Basic Biological Studies
Scientists actually know only a limited amount about the workings of human and animal bodies. It has been estimated that less than 25 percent of the chemical components of the body have ever been isolated and identified. Many more studies are needed if we are to truly understand what makes creatures live. How does the immune system fight cancer? How can we prevent birth defects of the heart or spinal cord? Why do certain people or animals develop bleeding disorders? Why must certain essential nutrients be supplied to only certain species? Why do some people get aching muscles and become winded after running and others do not? What makes animals get old and die? Why are some strains of mice more resistant to a disease than others? What can we do to help people learn more easily? How does the brain work? What physiological factors are involved in mental disorders, and how can they be treated? The list of questions and potential answers is endless.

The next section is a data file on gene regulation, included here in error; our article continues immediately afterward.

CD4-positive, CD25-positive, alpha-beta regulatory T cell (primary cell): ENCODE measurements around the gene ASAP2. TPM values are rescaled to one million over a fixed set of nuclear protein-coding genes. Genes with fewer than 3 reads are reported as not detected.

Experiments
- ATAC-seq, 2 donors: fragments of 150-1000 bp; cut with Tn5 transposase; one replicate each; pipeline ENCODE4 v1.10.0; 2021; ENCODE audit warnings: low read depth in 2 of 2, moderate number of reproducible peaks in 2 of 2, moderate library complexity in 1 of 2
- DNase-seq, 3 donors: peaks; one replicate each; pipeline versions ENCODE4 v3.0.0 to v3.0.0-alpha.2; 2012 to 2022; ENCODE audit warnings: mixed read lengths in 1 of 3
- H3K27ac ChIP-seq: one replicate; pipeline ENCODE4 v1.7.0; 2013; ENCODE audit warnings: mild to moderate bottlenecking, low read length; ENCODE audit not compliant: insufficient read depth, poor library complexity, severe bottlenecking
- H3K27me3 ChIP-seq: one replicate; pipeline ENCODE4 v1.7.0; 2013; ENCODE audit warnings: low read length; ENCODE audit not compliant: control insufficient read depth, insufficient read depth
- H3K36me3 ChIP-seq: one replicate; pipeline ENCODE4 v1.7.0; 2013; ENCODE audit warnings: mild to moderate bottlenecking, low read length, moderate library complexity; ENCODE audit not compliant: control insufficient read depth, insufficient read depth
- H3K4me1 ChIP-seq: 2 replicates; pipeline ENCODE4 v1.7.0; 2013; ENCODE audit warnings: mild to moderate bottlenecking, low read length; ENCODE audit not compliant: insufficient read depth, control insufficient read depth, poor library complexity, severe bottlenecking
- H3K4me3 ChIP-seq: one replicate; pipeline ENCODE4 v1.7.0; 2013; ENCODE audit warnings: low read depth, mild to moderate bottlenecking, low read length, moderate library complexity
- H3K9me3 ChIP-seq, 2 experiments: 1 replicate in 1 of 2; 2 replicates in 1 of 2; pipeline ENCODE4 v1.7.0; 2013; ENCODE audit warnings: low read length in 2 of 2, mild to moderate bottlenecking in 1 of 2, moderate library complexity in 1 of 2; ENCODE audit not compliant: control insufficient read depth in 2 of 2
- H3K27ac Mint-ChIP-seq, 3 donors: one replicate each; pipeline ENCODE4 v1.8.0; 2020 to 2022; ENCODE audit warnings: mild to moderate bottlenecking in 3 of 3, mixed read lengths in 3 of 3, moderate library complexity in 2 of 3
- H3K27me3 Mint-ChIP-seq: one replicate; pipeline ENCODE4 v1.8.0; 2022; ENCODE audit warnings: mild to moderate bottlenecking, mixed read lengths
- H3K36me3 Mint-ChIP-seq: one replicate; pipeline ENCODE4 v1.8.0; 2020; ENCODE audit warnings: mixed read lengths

Scientists often must use animals to explore the possible answers. For many studies, animals are used as sources of normal tissue for in vitro study after euthanasia. In some studies a specific chemical, type of cell, or organ will be altered to determine the subsequent change in biology. At other times, a variety of ongoing responses can be evaluated with a series of data recordings or collections of serum, cells, or tissues over an extended period of time.